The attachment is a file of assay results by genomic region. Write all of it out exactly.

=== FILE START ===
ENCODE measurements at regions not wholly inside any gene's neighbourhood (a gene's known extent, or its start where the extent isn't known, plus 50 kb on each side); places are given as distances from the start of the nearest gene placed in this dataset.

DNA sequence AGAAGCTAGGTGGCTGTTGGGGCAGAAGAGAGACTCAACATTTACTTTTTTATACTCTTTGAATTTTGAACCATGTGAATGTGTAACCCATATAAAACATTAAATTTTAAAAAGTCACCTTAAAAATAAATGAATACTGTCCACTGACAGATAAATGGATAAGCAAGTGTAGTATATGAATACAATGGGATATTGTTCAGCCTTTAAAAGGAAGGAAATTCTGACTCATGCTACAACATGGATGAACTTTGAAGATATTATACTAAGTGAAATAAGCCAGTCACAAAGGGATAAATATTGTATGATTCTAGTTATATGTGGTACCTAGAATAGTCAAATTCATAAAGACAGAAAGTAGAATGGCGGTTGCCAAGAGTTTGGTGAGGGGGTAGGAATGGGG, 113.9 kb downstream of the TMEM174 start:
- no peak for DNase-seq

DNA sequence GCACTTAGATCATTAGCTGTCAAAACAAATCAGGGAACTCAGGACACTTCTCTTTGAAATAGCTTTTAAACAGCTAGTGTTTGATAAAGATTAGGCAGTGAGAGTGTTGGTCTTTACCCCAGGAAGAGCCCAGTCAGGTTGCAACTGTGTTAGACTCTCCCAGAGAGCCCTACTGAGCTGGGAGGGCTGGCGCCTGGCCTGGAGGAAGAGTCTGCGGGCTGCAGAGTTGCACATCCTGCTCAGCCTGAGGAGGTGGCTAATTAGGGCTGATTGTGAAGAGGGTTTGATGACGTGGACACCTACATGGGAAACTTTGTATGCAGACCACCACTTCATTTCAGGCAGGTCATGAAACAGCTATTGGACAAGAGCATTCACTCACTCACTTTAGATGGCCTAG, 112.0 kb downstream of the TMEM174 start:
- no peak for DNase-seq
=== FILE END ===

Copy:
ENCODE measurements at regions not wholly inside any gene's neighbourhood (a gene's known extent, or its start where the extent isn't known, plus 50 kb on each side); places are given as distances from the start of the nearest gene placed in this dataset.

DNA sequence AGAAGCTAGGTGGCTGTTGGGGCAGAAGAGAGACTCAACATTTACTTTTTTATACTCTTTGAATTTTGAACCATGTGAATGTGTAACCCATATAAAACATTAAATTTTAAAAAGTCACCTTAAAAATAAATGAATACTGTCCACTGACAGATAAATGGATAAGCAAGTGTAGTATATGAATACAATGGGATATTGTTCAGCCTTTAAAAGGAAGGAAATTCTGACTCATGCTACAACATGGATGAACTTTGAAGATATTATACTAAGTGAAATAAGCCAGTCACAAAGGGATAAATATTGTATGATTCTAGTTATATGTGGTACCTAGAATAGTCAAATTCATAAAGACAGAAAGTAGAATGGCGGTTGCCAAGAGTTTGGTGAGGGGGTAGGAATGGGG, 113.9 kb downstream of the TMEM174 start:
- no peak for DNase-seq

DNA sequence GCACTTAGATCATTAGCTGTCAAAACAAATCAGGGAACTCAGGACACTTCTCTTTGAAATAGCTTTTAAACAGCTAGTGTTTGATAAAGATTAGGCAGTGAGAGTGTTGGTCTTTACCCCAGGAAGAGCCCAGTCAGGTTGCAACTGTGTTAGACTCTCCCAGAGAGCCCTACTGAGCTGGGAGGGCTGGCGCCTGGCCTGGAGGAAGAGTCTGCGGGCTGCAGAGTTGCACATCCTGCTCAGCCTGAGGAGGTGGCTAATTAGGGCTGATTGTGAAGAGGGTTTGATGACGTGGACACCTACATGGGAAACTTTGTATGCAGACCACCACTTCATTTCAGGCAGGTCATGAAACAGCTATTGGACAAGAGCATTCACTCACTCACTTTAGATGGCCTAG, 112.0 kb downstream of the TMEM174 start:
- no peak for DNase-seq